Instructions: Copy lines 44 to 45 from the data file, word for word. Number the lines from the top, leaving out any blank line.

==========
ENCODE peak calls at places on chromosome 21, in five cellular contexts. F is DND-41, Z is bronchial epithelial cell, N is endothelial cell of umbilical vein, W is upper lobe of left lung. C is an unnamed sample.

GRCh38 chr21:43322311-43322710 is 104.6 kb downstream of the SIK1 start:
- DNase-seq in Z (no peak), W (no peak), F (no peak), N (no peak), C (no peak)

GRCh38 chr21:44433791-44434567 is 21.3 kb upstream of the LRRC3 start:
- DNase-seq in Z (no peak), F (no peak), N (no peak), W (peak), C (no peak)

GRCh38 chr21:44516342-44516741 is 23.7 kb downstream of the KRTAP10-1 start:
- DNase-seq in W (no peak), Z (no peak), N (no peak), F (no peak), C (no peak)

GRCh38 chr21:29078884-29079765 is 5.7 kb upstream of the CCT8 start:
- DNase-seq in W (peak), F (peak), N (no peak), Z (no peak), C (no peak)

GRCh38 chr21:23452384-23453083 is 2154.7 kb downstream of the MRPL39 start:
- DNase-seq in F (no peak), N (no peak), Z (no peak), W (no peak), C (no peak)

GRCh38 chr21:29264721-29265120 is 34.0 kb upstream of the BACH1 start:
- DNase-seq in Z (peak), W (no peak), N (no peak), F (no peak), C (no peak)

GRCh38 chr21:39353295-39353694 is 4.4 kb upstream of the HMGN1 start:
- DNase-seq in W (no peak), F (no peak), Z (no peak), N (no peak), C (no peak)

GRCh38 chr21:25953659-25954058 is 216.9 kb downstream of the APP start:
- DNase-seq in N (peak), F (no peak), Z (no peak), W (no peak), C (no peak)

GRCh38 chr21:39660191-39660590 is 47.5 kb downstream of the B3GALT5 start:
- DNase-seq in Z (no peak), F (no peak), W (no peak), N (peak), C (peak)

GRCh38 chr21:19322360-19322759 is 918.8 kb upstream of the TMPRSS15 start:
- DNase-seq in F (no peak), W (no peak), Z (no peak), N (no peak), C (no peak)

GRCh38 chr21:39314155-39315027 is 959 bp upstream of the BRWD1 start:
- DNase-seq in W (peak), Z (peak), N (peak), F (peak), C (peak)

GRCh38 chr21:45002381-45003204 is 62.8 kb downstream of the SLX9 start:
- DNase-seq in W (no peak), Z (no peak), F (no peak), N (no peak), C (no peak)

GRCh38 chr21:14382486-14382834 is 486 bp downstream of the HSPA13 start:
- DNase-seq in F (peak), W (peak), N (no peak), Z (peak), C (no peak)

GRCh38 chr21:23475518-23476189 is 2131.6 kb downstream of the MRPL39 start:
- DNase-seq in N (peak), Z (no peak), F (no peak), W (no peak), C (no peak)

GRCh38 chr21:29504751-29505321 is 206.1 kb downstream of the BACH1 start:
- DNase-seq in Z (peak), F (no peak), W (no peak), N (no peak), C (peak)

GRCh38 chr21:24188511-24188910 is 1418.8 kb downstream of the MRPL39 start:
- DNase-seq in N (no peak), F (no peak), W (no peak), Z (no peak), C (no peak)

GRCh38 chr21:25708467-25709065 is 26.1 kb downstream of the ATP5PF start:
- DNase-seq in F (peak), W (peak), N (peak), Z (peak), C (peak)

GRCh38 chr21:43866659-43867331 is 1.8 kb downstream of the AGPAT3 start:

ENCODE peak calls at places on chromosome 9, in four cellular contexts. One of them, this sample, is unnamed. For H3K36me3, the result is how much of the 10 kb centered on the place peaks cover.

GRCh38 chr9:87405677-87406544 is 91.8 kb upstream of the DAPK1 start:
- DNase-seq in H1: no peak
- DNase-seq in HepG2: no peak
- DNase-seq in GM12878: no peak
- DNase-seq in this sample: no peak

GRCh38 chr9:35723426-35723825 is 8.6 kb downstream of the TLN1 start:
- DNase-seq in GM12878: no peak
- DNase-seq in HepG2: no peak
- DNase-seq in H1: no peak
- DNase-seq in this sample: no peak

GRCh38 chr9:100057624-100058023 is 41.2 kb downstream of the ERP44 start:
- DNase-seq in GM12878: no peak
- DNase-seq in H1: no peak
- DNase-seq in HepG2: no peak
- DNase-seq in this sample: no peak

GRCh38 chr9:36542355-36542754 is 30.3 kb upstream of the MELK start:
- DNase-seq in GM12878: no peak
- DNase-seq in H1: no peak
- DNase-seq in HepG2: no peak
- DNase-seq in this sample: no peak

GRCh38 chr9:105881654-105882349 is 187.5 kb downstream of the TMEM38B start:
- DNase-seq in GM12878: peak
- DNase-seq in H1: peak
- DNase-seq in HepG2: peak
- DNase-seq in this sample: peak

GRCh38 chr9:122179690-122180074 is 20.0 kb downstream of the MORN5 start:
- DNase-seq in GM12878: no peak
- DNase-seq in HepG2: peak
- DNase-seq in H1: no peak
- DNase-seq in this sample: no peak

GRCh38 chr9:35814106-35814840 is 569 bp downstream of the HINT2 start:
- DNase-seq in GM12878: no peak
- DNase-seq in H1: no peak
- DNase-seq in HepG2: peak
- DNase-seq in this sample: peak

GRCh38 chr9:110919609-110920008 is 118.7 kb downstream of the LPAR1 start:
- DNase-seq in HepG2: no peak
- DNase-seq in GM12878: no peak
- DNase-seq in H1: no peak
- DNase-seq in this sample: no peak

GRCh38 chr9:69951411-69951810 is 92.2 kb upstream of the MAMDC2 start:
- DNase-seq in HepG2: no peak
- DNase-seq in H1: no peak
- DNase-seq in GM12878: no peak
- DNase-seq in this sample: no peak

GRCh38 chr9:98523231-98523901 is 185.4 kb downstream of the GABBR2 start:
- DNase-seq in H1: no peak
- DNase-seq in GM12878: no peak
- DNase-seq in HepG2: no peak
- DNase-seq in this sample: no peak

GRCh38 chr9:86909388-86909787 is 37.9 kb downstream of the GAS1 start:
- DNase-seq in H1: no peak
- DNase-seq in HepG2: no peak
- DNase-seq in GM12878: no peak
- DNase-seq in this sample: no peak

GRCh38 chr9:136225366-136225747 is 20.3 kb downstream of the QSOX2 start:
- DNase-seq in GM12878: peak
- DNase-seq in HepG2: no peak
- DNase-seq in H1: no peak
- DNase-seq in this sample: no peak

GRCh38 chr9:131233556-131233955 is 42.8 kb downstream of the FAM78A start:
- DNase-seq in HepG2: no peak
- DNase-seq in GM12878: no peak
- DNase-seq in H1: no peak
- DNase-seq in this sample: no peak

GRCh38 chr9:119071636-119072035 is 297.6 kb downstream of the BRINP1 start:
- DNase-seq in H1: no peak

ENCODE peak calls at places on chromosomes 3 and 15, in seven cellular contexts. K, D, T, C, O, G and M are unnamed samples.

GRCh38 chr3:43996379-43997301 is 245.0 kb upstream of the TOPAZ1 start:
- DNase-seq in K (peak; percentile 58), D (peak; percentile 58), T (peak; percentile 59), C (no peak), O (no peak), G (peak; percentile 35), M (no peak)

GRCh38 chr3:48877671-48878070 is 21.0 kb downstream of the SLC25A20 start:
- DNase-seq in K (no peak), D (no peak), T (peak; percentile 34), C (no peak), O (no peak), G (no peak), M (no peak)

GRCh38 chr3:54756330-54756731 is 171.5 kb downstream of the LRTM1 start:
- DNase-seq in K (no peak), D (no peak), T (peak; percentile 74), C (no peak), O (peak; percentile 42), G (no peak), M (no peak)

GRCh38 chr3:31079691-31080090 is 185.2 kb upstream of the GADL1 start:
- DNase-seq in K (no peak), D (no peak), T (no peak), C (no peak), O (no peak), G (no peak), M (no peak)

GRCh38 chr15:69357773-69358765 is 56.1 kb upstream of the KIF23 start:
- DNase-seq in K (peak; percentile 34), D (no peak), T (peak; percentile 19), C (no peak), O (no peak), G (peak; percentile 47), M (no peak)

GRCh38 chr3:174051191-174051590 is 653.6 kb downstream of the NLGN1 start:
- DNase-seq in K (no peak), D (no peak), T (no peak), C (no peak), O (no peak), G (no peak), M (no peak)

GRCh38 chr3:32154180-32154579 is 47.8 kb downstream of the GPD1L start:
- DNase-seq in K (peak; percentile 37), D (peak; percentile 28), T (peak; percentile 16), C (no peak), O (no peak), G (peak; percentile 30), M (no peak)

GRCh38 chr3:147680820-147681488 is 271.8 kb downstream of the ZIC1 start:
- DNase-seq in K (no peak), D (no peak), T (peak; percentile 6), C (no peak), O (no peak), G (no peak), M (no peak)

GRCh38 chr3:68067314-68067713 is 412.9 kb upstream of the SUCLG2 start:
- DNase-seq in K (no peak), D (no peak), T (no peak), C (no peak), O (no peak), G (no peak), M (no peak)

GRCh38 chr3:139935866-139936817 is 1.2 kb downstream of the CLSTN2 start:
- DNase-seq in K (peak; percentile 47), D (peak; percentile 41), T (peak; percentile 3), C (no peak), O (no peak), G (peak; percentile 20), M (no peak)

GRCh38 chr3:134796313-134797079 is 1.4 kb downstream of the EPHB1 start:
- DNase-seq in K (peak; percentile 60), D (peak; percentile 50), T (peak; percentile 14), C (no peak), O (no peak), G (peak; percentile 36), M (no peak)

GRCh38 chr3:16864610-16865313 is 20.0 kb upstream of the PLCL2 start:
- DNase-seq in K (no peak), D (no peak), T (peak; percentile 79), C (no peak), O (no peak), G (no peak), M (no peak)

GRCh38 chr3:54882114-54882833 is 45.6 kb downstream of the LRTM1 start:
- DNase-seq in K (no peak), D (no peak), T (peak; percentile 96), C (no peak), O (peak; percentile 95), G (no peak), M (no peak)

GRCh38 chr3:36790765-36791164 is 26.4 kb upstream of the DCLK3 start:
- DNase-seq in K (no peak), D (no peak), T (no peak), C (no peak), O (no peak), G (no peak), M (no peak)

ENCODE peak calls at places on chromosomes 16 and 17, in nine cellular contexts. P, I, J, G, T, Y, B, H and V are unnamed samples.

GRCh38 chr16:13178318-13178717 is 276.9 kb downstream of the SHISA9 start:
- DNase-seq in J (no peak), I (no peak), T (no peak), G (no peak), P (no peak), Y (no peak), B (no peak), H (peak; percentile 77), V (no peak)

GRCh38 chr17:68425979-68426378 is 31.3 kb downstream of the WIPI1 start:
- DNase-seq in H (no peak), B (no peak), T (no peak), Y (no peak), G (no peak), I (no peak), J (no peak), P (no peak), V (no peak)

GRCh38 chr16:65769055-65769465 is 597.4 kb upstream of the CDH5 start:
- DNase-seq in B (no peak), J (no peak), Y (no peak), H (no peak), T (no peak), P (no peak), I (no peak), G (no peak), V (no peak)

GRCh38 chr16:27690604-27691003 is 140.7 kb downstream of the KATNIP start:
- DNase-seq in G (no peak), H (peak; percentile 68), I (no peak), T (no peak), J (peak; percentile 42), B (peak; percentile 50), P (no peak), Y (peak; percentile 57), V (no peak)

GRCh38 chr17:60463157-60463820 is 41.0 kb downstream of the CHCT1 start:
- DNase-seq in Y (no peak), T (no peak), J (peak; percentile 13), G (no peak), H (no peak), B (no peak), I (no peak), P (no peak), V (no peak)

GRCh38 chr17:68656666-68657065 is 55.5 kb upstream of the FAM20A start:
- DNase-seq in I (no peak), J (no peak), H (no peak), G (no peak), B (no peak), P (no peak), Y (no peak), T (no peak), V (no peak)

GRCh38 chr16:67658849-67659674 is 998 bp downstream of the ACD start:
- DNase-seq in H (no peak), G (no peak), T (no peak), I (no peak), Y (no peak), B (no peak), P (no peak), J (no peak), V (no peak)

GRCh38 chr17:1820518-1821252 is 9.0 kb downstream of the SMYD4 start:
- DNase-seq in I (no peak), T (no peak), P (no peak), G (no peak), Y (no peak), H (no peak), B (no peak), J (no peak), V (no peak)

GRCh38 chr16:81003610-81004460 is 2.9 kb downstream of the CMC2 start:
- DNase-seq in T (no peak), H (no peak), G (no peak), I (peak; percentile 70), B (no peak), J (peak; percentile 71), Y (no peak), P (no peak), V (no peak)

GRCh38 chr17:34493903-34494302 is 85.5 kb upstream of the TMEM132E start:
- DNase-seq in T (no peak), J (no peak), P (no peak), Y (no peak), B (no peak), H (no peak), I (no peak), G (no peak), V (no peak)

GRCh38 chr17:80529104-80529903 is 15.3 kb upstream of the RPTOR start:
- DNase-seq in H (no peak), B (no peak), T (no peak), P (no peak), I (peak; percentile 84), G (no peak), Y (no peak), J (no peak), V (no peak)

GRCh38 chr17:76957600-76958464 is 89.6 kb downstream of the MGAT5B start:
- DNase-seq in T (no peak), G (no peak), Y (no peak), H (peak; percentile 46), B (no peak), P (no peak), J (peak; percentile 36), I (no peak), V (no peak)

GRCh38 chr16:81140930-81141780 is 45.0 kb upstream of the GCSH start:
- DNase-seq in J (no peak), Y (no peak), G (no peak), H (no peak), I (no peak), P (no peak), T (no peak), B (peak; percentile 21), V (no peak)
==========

- DNase-seq in GM12878: no peak
- DNase-seq in HepG2: no peak